Likewise, while many Iraqi Kurds might harbor some separatist tendencies, rather than eschew the central Iraqi state, they have sought to integrate themselves into its management. Jalal Talabani, leader of the Patriotic Union of Kurdistan, is president of Iraq. Masoud Barzani, president of the Kurdistan Regional Government, nominated his cousin and top aide, Hoshyar Zebari, to be Iraq's foreign minister. Many Kurdish leaders have calculated that, whether for a larger share of Iraq's oil revenue—the southern Iraqi oil fields are far richer than those in northern Iraq—or for defense against the meddling of Iran or Turkey, their interest lies in support of the central government. Like the Sadrists, the Kurds offer a limited alternative to the political process but do not seek its breakdown.
Iraqi Sunni Arabs did seek to stymie the democratic process from taking hold and boycotted the January 2005 elections, but upon realizing that a boycott would not work, they reconsidered their strategy and participated in the October 2005 constitutional referendum and the subsequent elections. While most Sunni Arabs dislike Prime Minister Nuri al-Maliki's government, few have shown a willingness to abandon the political process completely. They might engage in violence and even terrorism, but they do this to win political concessions, not to overthrow the existing order. They often negotiate with the same government whose security forces they attack. Should they provoke all-out civil war, they would likely enable the establishment of a Shi‘i theocracy, an outcome that most Sunni leaders recognize would not be in their communal interests. The central government may be weak, but it does not appear in danger of collapse.
Still, population displacement and refugee outflow are cause for concern. Proportionately, however, the current strife in Iraq does not compare with other recent crises. During the Bosnian civil war, half the country's population became displaced. In Kosovo, perhaps two-thirds of Kosovar Albanians fled the country. This would be equivalent to perhaps thirteen million displaced Iraqis; the actual number of displaced Iraqis is only about one-seventh of that number. This is not surprising given that most of Iraq is relatively stable. The Shi‘a in Iraq's nine southern provinces face more risk from vigilante morality squads than from Sunni Arabs. The Kurds fear arbitrary arrest or extortion by their political leaders' security services more than attacks by other ethnic militias.
It is true that areas of mixed populations have become battlegrounds. In Baquba, the capital of the Diyala province, for example, both Sunnis and Shi‘a have fled violence. Such internal displacement, however, has not led to a significant humanitarian crisis, perhaps because those who fled their homes could rely on larger family or tribal security nets. The situation would need to worsen exponentially to achieve "civil war" levels. Given that most of Iraq was divided along sectarian lines to begin with, there seems to be very limited potential for the internal displacement situation to worsen beyond control, regardless of how intense and brutal the sectarian conflict becomes.
Perhaps the most important determiner of a civil war is the purpose for which violence is perpetrated. As the Chinese revolutionary Mao Zedong wrote, "Without a political goal, guerrilla warfare must fail, as it must if its political objectives do not coincide with the aspirations of the people and their sympathy, cooperation, and assistance cannot be gained." It makes little sense to describe the situation in Iraq as a civil war if the combatants do not have clear political agendas. Vague notions such as "a return to a Sunni-dominated Iraq" are insufficient. In order to galvanize the support of the Sunni Arab population, Sunni fighters would need to delineate a practical program. While some Salafists do propose an alternative to democracy in Iraq, their vision of a Taliban-like Islamic emirate has negligible support, even among Sunnis. Shi‘i-provoked violence is more problematic. The militias conducting attacks against the Sunnis are affiliated with major Shi‘i political parties. While these fighters do not threaten the Iraqi government directly, they pose a significant threat to the government's legitimacy and long-term stability. Should any future Iraqi government pursue a course contrary to that advocated by the militias' parties, a real civil war could erupt.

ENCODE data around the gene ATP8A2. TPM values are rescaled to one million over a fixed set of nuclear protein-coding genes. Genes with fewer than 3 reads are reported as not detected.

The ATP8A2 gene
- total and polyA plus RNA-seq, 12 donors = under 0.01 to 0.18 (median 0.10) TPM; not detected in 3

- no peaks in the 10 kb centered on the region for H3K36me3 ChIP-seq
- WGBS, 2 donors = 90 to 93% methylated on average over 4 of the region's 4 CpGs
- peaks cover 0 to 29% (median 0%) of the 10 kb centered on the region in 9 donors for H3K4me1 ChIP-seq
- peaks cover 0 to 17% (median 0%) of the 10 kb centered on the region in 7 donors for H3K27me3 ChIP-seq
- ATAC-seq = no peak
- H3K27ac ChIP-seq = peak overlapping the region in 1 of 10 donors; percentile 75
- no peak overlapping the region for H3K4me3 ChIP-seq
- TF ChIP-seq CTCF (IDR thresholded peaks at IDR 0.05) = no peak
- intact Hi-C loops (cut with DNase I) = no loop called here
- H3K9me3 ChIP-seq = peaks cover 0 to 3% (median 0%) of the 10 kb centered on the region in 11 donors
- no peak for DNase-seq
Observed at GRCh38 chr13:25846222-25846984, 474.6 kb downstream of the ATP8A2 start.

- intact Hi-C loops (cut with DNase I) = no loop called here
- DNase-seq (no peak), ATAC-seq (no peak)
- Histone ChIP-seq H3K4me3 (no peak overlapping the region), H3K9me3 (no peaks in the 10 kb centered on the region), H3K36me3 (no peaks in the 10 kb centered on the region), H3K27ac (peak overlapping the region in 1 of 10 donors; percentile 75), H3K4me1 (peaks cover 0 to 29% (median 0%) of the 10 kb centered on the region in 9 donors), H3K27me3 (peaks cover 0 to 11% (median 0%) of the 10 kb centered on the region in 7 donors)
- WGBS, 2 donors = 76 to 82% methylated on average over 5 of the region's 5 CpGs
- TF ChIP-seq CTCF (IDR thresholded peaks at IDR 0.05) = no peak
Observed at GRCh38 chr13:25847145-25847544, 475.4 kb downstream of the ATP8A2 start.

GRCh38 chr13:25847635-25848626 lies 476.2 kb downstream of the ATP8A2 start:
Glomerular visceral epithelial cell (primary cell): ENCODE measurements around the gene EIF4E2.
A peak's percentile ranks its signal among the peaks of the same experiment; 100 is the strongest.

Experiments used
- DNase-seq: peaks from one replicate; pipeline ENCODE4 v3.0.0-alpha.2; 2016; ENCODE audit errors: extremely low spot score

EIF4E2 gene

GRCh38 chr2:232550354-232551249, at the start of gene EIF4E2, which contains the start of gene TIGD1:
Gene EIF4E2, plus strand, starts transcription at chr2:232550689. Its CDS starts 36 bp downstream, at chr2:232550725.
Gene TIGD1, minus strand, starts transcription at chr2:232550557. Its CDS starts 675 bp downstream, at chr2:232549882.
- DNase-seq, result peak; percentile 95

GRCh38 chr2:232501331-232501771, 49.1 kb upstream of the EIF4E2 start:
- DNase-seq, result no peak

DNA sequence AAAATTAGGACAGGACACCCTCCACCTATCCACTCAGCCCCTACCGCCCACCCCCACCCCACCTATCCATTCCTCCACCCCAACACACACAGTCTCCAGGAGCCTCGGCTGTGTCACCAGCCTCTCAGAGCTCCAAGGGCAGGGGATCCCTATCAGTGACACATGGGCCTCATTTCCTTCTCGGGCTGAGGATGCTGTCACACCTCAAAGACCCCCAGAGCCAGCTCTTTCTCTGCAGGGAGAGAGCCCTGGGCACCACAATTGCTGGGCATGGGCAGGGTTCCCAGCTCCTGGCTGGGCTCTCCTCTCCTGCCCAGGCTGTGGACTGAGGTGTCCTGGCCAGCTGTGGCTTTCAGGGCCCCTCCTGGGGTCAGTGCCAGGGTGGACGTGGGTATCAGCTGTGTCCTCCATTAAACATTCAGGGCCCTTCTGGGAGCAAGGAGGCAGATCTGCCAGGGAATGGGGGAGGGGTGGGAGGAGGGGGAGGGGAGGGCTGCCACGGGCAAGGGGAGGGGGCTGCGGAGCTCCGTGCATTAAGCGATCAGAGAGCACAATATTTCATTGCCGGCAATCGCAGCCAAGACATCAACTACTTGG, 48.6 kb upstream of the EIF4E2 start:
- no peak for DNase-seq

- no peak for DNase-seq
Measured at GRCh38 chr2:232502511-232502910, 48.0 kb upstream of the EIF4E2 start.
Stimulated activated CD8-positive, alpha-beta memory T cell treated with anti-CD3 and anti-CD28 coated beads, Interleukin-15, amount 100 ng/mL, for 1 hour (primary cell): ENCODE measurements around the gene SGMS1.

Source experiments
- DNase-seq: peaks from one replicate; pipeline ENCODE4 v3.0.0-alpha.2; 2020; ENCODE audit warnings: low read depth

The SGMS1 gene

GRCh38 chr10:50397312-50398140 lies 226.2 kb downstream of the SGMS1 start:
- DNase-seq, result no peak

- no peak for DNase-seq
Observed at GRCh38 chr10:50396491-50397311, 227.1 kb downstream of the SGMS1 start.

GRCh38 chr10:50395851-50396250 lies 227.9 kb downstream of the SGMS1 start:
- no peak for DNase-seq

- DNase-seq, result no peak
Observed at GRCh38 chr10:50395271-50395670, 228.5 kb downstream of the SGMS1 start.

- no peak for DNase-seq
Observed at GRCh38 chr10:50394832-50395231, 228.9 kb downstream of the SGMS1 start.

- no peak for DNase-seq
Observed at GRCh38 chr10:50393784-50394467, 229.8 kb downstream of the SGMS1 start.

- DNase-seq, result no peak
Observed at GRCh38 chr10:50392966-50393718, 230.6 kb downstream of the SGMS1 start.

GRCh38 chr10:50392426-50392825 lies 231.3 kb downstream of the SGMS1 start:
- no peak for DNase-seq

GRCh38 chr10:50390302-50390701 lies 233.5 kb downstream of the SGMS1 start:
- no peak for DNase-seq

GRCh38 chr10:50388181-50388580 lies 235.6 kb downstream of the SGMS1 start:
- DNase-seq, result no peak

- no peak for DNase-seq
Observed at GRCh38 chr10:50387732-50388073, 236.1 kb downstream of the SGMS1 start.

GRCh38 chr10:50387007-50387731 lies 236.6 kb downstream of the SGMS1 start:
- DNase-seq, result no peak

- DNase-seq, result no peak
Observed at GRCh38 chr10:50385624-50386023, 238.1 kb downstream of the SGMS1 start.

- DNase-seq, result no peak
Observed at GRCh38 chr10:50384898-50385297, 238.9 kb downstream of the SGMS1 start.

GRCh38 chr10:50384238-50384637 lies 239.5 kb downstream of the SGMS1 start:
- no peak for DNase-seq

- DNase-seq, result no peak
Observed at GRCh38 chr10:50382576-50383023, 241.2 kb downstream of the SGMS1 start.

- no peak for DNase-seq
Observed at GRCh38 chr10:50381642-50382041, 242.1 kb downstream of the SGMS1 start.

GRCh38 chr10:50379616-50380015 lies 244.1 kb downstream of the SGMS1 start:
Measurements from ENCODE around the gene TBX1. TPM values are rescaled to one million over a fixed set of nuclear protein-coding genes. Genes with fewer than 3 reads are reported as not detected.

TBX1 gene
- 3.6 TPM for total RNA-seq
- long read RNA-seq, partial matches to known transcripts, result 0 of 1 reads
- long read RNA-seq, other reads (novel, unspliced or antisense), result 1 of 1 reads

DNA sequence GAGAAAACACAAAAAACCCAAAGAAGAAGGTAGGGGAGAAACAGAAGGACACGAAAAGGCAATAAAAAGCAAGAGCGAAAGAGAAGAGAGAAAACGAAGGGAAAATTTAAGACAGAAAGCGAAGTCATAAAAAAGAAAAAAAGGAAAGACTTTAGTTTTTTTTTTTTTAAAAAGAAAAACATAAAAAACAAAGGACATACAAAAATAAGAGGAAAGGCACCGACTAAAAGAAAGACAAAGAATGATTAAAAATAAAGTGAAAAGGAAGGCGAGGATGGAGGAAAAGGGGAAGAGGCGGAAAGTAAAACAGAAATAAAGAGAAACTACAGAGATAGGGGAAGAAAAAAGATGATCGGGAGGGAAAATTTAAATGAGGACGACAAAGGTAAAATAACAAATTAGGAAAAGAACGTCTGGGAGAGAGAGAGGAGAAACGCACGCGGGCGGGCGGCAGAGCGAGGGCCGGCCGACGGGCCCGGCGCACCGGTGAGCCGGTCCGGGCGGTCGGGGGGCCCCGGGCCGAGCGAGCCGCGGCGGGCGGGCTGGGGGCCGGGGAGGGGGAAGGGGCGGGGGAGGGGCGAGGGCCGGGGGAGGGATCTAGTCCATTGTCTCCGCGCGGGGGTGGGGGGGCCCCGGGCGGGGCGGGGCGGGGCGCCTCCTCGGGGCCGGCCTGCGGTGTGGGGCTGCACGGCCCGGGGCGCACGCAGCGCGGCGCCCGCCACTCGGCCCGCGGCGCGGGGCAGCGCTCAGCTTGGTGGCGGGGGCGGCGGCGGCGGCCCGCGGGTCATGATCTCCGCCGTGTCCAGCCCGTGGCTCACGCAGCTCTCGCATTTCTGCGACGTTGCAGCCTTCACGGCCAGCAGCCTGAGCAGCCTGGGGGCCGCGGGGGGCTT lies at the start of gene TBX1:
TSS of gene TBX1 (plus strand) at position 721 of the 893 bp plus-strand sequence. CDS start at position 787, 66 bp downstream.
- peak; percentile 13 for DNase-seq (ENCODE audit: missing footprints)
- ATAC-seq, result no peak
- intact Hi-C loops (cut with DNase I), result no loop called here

Likewise, while the deaths of perhaps 100 Iraqis daily is tragic, the motive for their murder should be an important factor in determining whether a civil war exists. Today, different groups perpetrate violence for disparate reasons. The Jaysh al-Mahdi and Badr Corps justify their detention, torture, and murder of Sunni Arabs as defensive measures against alleged terrorists. They do not generally target the government or security forces, nor are their attacks against Sunni Arabs indiscriminate. They kill or kidnap Sunni civilians in response to attacks against Shi‘i civilians, and they aggressively pursue Sunni Arab insurgents. The ethnic cleansing that is alleged to be taking place in certain mixed neighborhoods does not appear to be part of a general policy of ridding Iraq of Sunni Arabs. There is no ideological commitment on the part of any Shi‘i political party to a pure Shi‘i state. Rather, it appears local branches of Shi‘i militias are retaliating disproportionately for attacks against Shi‘a in those neighborhoods. Much of the killing is personal, not political.